The Spaniard continued to stay with his attacking tactics, and the crowd loved it, cheering his every point in the hope of extending the match a little longer. But while Djokovic continued to cruise, Verdasco continued to pile on the errors.

In the third game, nos 41 and 42 took him perilously close to a break. It was the same in the fifth game, as long forehand exchanges eventually drew a Verdasco error and, sure enough, the break, after two pulsating hours of tennis. Verdasco fought to the bitter end, finding a 16th ace to hold for 4-5. Djokovic would have to serve it out, and of course he did, 6-4.

It was the performance of a man who knows he is the one to beat—though he would not say as much when asked by Jim Courier after the match.

“Credit to Fernando: It was a great match. He was a top-10 player… every time I got an opportunity, he came up with a big serve. [But] I think the difference was my winning the first set tie-breaker.”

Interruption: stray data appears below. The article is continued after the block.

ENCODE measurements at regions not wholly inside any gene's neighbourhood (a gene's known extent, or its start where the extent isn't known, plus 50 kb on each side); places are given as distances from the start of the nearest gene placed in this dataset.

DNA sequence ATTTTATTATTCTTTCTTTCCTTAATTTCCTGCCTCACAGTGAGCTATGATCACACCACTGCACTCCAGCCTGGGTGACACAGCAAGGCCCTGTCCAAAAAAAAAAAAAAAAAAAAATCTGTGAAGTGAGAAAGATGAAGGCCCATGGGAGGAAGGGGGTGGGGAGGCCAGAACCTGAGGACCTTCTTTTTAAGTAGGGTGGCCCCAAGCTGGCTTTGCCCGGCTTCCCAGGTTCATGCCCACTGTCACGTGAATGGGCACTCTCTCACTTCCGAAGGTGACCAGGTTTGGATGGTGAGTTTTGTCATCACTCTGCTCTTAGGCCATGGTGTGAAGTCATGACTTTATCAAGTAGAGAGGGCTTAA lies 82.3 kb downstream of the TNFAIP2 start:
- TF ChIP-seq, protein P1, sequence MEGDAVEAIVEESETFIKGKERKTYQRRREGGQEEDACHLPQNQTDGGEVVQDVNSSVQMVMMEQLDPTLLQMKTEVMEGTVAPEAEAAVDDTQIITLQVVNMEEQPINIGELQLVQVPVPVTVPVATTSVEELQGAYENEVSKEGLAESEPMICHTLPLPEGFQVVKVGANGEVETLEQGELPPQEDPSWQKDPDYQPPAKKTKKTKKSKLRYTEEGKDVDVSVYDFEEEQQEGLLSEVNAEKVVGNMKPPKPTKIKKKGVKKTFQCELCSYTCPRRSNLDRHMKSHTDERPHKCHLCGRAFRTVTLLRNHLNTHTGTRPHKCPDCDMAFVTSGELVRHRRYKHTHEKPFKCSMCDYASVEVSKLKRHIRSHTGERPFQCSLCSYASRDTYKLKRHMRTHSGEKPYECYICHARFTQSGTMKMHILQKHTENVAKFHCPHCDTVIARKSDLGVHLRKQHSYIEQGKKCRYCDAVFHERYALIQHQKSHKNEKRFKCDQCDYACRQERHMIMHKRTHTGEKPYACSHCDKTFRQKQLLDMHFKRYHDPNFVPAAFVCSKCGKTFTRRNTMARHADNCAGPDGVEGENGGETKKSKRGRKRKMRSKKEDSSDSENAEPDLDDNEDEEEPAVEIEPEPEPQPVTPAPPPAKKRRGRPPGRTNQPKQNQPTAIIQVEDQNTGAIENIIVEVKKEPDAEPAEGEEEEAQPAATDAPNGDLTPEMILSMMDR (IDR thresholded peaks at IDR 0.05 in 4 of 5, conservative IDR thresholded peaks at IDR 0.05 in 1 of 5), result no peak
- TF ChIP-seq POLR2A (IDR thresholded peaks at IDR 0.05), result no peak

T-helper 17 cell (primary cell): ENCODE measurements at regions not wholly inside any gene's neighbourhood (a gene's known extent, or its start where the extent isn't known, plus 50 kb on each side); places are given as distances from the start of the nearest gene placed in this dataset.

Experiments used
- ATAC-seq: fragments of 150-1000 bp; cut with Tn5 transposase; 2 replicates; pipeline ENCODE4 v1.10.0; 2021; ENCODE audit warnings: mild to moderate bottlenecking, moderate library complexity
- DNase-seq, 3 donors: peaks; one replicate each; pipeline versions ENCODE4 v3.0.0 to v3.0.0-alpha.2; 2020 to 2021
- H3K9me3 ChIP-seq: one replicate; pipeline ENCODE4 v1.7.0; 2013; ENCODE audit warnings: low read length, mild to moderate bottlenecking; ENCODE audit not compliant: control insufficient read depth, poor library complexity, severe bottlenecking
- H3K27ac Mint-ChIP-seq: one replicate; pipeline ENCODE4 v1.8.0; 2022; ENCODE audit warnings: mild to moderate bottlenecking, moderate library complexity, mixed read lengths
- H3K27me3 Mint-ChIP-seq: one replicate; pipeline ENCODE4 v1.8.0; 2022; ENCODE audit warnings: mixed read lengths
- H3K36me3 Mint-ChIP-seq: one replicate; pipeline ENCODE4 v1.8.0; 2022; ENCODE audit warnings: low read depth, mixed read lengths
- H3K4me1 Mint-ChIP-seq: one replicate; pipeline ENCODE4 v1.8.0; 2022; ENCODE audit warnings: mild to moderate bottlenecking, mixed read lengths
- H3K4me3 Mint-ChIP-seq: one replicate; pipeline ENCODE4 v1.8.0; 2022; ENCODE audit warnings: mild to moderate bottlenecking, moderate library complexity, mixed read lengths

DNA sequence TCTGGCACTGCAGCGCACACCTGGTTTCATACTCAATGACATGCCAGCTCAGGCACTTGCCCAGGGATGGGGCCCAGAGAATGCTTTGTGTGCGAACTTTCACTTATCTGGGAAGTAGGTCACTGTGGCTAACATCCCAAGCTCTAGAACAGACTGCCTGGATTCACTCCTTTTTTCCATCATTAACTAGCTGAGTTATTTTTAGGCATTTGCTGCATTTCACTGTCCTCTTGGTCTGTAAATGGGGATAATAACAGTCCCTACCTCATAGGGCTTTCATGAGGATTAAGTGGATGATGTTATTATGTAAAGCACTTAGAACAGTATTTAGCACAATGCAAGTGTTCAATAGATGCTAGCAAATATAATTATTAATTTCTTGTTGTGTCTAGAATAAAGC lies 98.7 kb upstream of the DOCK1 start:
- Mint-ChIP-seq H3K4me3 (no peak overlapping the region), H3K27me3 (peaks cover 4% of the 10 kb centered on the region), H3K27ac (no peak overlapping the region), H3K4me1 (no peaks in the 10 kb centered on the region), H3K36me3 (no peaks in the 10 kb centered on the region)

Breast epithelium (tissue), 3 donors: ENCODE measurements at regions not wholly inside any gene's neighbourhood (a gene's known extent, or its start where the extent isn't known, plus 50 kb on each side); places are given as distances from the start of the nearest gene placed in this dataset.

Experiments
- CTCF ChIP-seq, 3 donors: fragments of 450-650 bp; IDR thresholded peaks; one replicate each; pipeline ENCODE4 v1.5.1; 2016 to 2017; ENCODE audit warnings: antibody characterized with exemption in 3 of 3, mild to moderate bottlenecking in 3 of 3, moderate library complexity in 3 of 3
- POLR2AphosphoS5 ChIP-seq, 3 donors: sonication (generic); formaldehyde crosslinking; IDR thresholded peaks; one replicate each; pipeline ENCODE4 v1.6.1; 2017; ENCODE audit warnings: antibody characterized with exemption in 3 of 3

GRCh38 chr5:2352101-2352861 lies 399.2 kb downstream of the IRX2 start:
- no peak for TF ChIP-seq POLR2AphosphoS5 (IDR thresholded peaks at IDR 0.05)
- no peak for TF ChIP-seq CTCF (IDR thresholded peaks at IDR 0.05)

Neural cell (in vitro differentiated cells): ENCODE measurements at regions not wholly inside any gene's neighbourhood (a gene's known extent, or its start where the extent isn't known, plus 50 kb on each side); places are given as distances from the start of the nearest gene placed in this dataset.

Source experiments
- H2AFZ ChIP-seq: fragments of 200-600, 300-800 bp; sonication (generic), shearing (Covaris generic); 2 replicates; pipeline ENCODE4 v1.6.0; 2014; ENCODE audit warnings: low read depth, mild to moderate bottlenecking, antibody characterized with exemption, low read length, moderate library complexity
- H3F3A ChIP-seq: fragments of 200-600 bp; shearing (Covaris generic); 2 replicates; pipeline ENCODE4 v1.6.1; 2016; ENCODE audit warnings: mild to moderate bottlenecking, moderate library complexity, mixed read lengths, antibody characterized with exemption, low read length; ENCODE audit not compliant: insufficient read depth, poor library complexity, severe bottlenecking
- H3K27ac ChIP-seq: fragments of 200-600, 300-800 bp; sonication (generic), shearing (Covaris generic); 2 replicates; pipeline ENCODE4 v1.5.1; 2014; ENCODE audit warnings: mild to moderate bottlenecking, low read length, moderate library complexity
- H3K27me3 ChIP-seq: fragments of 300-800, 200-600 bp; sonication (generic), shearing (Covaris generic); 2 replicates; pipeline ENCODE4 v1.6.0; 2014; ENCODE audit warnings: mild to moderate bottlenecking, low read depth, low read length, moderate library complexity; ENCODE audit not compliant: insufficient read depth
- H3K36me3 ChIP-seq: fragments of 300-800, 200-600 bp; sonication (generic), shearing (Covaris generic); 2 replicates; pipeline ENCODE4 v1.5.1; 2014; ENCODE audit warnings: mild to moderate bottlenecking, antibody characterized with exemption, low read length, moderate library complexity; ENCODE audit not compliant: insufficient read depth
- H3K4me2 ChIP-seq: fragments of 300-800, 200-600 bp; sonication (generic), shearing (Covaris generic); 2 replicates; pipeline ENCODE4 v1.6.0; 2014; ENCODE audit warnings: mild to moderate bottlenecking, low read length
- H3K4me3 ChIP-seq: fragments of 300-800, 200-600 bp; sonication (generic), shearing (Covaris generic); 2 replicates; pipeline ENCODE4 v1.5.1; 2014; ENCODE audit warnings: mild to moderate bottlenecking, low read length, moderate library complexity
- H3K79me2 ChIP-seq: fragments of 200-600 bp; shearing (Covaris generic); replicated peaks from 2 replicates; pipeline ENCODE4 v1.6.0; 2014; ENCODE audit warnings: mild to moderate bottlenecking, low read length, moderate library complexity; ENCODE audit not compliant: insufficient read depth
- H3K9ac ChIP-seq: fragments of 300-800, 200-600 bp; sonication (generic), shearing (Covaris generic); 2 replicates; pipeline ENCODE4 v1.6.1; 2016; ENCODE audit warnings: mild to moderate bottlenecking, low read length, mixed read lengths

And what of one of his best ever serving performances in Australia—11 aces, no double faults, and only 12 points dropped in 66 first serves?

“I did serve very well. Obviously that helps when you are against big servers. You have to stay composed and tough, and I went for more accuracy and precision.

“This is my most successful Grand Slam and I always play my best tennis on this court: hopefully I can keep that up.”

He added: “Obviously, I am not the only player who wants to win this trophy,” but he increasingly looks the favourite to do so, and that would make him only the second man ever to claim five Australian trophies.

He next faces the unseeded Gilles Muller, a surprise winner over No19 seed John Isner, 7-6(4), 7-6(6), 6-4.

Ferrer will next take on No5 seed Kei Nishikori, while Garcia-Lopez faces defending champion Stan Wawrinka.